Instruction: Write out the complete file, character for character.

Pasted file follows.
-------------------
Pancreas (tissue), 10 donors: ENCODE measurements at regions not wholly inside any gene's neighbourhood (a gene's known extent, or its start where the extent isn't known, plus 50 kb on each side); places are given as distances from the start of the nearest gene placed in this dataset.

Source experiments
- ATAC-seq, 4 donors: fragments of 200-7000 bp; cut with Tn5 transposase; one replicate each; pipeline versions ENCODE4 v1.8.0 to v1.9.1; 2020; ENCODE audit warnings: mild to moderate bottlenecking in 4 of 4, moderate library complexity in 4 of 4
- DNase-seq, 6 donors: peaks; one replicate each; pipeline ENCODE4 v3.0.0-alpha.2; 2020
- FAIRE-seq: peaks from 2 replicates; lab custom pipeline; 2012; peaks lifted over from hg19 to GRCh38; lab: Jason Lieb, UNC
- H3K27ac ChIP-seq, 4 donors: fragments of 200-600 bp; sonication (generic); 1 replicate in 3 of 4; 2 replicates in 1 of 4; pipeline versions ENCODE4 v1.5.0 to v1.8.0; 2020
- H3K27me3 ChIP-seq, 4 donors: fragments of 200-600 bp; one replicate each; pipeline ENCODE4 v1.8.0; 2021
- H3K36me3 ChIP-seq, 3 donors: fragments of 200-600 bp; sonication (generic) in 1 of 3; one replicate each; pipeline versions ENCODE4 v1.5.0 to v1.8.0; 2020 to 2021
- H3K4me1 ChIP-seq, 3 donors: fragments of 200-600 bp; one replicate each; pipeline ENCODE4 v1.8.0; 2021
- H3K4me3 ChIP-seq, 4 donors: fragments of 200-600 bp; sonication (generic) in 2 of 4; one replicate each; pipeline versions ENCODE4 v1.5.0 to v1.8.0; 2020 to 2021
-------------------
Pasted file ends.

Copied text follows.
Pancreas (tissue), 10 donors: ENCODE measurements at regions not wholly inside any gene's neighbourhood (a gene's known extent, or its start where the extent isn't known, plus 50 kb on each side); places are given as distances from the start of the nearest gene placed in this dataset.

Source experiments
- ATAC-seq, 4 donors: fragments of 200-7000 bp; cut with Tn5 transposase; one replicate each; pipeline versions ENCODE4 v1.8.0 to v1.9.1; 2020; ENCODE audit warnings: mild to moderate bottlenecking in 4 of 4, moderate library complexity in 4 of 4
- DNase-seq, 6 donors: peaks; one replicate each; pipeline ENCODE4 v3.0.0-alpha.2; 2020
- FAIRE-seq: peaks from 2 replicates; lab custom pipeline; 2012; peaks lifted over from hg19 to GRCh38; lab: Jason Lieb, UNC
- H3K27ac ChIP-seq, 4 donors: fragments of 200-600 bp; sonication (generic); 1 replicate in 3 of 4; 2 replicates in 1 of 4; pipeline versions ENCODE4 v1.5.0 to v1.8.0; 2020
- H3K27me3 ChIP-seq, 4 donors: fragments of 200-600 bp; one replicate each; pipeline ENCODE4 v1.8.0; 2021
- H3K36me3 ChIP-seq, 3 donors: fragments of 200-600 bp; sonication (generic) in 1 of 3; one replicate each; pipeline versions ENCODE4 v1.5.0 to v1.8.0; 2020 to 2021
- H3K4me1 ChIP-seq, 3 donors: fragments of 200-600 bp; one replicate each; pipeline ENCODE4 v1.8.0; 2021
- H3K4me3 ChIP-seq, 4 donors: fragments of 200-600 bp; sonication (generic) in 2 of 4; one replicate each; pipeline versions ENCODE4 v1.5.0 to v1.8.0; 2020 to 2021